Chango (Jakuta, Obakoso)
Its Catholic saint is St. Barbarawhose feast day is December 4. His colors are red and white and his numbers are 4 and 6. Friday and the 4th of each month are sacred to Chango. He rules over fire and thunder and lightning. He is a master dancer and could be considered the Casanova of the Orishas. He is also a master drummer. Chango, as Saint Barbara and Saint Thomas, is the patron of architects, builders and artillery soldiers. He carries a mortar with him which is where he mixes his spells. His colors are red and white and he recognizes himself in the numbers four and six. He is most often represented by a double headed ax, a sword, a knife, a machete, an ax, a dagger and a spear, almost always made out of cedar. Chango is also represented by the image of a warrior holding a large double edged hatchet in one hand and a sword in the other. Both images, the warrior and St. Barbara, can be found on the same altar.
She is Our Lady of Charity (La Caridad del Cobre), Cuba’s patron Saint, who is honored on September 8th. Her day of the week is Saturday. It is the day that lovers must act if they want their love returned.. She recognizes herself in number 5. Her colors are amber and coral, yellow being most commonly accepted.
Copper is Oshun’s metal and she is sometimes represented by a gourd crowned by festive feathers and filled with copper pennies. She also loves gold and her chief ornaments consist of a golden crown with five points. From the points, hang five rays, five spears or five arrows. Oshun also owns two oars, a bell, and five bracelets. She loves fans made of peacock feathers. Oshun is the youngest of the Orishas and one of the most popular. She controls the rivers, brooks and streams waters as well as love, sexuality, marriage , honey and money matters, the arts and human pleasures.
Oya is recognized in Our Lady of the Presentation of Our Lord (Santa Virgen de la Candelaria) and also in St. Theresa. Her days of the week are Wednesday and Friday. Black and white are her favorite colors. She cures headaches. Oya wears a crown with nine points from which hang nine charms; a hoe, a pick, a gourd, a lightning bolt, a scythe, a shovel, a rake, an ax, and a mattock. She is also represented by a spear or a metal rendition of a lightning bolt. Her ornaments are simple, they include a red gourd and the dried seed pod of the flamboyant tree. She also wears nine copper bracelets.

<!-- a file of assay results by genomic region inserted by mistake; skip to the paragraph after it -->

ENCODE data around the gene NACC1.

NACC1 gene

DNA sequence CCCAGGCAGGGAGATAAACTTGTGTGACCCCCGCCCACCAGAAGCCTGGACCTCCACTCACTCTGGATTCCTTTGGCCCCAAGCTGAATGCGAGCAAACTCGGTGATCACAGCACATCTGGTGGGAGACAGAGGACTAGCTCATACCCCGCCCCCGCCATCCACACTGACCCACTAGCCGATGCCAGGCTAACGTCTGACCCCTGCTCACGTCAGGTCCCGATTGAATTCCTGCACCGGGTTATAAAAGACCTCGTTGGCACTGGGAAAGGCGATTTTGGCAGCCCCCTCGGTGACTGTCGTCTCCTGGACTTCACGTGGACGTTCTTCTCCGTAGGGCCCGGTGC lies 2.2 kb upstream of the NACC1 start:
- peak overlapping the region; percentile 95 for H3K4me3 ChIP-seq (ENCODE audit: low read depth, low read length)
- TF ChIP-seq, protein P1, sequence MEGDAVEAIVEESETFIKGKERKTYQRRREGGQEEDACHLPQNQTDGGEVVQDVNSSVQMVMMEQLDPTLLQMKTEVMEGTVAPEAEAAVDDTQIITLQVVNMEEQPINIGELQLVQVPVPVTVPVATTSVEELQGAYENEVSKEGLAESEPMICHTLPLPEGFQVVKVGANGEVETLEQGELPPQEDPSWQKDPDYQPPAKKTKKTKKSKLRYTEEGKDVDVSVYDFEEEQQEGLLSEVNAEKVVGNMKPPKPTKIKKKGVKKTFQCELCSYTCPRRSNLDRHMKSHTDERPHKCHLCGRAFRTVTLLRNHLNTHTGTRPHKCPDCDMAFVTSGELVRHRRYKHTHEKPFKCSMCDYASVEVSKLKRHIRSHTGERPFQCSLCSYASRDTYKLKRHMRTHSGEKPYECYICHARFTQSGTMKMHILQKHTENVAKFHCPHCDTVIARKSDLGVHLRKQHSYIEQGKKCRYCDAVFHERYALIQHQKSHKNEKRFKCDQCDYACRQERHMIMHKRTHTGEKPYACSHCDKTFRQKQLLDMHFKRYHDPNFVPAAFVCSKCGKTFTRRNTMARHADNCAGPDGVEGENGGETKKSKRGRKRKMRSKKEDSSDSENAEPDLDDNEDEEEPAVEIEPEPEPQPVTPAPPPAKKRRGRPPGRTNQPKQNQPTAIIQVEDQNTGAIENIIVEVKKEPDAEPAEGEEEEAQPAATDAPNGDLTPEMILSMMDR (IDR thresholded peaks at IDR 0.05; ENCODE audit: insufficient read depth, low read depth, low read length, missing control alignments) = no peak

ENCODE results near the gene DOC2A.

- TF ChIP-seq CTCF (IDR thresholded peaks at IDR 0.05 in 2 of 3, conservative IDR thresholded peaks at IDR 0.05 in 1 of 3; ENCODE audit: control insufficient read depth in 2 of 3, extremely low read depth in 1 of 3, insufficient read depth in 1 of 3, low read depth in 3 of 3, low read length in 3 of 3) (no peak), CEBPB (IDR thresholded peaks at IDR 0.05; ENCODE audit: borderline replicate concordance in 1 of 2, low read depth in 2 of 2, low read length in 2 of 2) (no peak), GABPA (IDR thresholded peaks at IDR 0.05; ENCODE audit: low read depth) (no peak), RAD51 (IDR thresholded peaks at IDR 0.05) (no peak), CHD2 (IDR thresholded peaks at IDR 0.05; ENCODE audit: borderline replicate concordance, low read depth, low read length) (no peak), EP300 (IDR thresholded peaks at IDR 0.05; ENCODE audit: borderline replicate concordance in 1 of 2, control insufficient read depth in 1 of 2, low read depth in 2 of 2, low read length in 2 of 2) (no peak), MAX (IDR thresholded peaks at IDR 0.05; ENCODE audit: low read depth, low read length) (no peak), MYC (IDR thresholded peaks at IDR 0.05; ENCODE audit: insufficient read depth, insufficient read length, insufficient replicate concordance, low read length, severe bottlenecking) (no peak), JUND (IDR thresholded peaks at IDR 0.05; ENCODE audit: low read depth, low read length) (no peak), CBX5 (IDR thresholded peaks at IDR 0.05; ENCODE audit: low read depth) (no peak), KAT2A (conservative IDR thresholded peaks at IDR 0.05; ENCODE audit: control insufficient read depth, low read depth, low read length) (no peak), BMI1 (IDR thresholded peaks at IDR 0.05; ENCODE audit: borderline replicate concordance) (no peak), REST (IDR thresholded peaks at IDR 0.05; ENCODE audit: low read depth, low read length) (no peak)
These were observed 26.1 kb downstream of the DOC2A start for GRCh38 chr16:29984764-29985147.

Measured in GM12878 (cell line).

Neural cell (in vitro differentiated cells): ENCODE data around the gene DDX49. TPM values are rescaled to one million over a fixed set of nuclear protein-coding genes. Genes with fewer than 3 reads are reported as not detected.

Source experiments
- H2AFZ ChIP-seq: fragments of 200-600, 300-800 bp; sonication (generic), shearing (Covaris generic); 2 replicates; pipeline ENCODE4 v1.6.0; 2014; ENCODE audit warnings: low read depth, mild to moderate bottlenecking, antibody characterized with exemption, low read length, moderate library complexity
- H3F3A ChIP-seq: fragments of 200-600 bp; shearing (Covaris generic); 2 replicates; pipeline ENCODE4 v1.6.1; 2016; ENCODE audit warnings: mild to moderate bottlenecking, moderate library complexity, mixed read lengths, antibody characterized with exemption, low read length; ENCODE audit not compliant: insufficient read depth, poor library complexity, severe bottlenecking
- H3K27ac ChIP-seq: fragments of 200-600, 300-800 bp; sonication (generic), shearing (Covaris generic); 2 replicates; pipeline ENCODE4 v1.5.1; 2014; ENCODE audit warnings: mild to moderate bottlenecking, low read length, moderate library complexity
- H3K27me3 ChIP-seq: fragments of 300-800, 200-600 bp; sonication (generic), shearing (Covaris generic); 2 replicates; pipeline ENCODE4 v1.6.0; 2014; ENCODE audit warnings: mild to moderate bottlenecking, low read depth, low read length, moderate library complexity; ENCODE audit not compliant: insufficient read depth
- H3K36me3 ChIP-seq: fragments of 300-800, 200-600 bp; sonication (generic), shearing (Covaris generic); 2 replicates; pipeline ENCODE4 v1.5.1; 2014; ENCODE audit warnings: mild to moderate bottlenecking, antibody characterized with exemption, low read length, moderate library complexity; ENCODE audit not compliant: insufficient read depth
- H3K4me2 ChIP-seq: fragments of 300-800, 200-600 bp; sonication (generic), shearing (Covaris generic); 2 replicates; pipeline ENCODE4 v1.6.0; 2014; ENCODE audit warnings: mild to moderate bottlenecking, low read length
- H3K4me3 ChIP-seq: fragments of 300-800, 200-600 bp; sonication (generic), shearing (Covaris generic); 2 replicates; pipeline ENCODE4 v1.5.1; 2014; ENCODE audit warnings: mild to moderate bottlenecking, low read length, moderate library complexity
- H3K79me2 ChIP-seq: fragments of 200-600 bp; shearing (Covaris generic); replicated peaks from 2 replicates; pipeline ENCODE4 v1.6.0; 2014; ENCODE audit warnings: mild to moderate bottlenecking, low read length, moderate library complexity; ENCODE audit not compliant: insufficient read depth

Oy· is the ruler of the winds, the whirlwind and the gates of the cemetery. Her number is nine which recalls her title of Yansa or “Mother of Nine” in which she rules over the dead. She is also known for the colors of maroon, flowery patterns and nine different colors. She is a fierce warrior who rides to war with Chango (sharing lightning and fire with him) and was once the wife of Oggun.
Yemaya (Olocum, Ocute)
She is represented by Our Lady of Regla (La Virgen de Regla) who is the patron Saint of Havana’s port. Her feast day is on September 7th. Her colors are blue and white and her number is 7 She is venerated on Fridays and Saturdays.
Yemaya is summoned at the seashore with a gourd rattle. She always has a fan made of duck feathers. She owns an anchor, a key, a sun, a half moon, a siren which she holds in her open arms. It holds in its hands a ray, the head of a shovel, a conch shell and a sea shell. All her ornaments are made of lead.
Yemaya could arguably be called the greatest of all the orishas because she is the great mother, the giver of life. She rules all the seas and oceans and naturally is the patron of sailors and fishermen. Being the great mother Yemaya also rules women and pregnancies. Yemaya lives and rules over the seas and lakes. She also rules over maternity in our lives as she is the Mother of All. Her name, a shortened version of Yeye Omo Eja means “Mother Whose Children are the Fish” to reflect the fact that her children are uncountable. All life started in the sea, the amniotic fluid inside the mother’s womb is a form of sea where the embryo must transform and evolve through the form of a fish before becoming a human being. She dresses herself in seven skirts of blue and white and like the seas and profound lakes she is deep and unknowable. She is the queen of witches carrying within her deep and dark secrets. Her number is seven for the seven seas, her colors are blue and white, and she is most often represented by the fish who are her children.